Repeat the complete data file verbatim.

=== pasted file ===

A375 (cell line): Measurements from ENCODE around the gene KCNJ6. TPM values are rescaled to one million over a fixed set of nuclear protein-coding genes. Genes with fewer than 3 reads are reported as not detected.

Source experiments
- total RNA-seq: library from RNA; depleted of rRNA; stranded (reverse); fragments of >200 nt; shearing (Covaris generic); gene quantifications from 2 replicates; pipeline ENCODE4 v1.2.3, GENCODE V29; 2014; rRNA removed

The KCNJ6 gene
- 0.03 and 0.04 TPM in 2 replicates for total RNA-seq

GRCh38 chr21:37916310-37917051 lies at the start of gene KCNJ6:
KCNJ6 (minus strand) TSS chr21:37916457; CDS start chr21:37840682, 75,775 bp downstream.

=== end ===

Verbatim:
A375 (cell line): Measurements from ENCODE around the gene KCNJ6. TPM values are rescaled to one million over a fixed set of nuclear protein-coding genes. Genes with fewer than 3 reads are reported as not detected.

Source experiments
- total RNA-seq: library from RNA; depleted of rRNA; stranded (reverse); fragments of >200 nt; shearing (Covaris generic); gene quantifications from 2 replicates; pipeline ENCODE4 v1.2.3, GENCODE V29; 2014; rRNA removed

The KCNJ6 gene
- 0.03 and 0.04 TPM in 2 replicates for total RNA-seq

GRCh38 chr21:37916310-37917051 lies at the start of gene KCNJ6:
KCNJ6 (minus strand) TSS chr21:37916457; CDS start chr21:37840682, 75,775 bp downstream.